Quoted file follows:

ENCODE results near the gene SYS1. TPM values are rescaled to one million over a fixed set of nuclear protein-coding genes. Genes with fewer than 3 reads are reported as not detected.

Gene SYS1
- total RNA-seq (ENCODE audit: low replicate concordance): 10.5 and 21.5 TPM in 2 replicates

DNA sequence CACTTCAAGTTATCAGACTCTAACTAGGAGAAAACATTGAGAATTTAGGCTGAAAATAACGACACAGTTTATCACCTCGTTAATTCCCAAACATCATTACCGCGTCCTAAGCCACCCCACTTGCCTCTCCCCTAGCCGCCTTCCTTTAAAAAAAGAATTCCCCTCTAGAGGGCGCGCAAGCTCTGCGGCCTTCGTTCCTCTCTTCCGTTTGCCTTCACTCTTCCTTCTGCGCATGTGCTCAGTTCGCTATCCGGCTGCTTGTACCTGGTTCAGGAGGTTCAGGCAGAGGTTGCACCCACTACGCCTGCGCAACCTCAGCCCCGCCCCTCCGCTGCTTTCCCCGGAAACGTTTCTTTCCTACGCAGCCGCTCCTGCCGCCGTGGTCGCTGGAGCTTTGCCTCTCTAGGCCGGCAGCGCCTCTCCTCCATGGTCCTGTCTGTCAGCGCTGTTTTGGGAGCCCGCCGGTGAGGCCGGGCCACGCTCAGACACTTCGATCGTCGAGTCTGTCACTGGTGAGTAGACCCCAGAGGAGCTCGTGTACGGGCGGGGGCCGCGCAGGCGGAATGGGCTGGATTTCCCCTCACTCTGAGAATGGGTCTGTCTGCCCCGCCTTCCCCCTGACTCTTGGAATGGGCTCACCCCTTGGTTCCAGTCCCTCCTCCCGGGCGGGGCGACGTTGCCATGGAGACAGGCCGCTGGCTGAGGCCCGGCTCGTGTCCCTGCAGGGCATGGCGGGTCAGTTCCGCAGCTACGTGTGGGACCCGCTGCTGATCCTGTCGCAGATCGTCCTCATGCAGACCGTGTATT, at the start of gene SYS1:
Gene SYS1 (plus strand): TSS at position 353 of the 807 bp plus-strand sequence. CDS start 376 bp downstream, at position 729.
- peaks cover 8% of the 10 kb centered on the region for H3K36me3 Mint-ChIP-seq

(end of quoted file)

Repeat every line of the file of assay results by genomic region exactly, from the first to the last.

ENCODE results near the gene SYS1. TPM values are rescaled to one million over a fixed set of nuclear protein-coding genes. Genes with fewer than 3 reads are reported as not detected.

Gene SYS1
- total RNA-seq (ENCODE audit: low replicate concordance): 10.5 and 21.5 TPM in 2 replicates

DNA sequence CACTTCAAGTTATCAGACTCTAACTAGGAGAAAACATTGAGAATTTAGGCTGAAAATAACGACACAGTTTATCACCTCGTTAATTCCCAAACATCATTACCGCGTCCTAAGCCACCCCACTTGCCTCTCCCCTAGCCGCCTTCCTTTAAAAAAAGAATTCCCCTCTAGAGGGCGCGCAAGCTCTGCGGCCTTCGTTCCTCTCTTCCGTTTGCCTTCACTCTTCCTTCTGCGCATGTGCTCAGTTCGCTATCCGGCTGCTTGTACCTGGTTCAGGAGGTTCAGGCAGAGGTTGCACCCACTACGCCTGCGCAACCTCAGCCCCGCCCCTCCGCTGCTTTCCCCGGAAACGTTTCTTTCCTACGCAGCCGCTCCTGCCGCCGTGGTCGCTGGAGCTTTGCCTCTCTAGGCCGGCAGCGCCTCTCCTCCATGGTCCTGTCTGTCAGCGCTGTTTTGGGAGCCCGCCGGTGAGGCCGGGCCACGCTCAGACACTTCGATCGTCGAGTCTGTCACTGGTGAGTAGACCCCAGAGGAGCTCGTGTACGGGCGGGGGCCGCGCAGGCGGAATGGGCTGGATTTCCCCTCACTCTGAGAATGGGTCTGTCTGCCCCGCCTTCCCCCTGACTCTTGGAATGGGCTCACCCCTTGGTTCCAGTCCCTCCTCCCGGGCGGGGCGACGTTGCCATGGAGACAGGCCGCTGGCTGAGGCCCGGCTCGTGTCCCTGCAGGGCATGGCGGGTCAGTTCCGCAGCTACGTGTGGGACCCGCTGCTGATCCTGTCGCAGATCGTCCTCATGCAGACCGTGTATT, at the start of gene SYS1:
Gene SYS1 (plus strand): TSS at position 353 of the 807 bp plus-strand sequence. CDS start 376 bp downstream, at position 729.
- peaks cover 8% of the 10 kb centered on the region for H3K36me3 Mint-ChIP-seq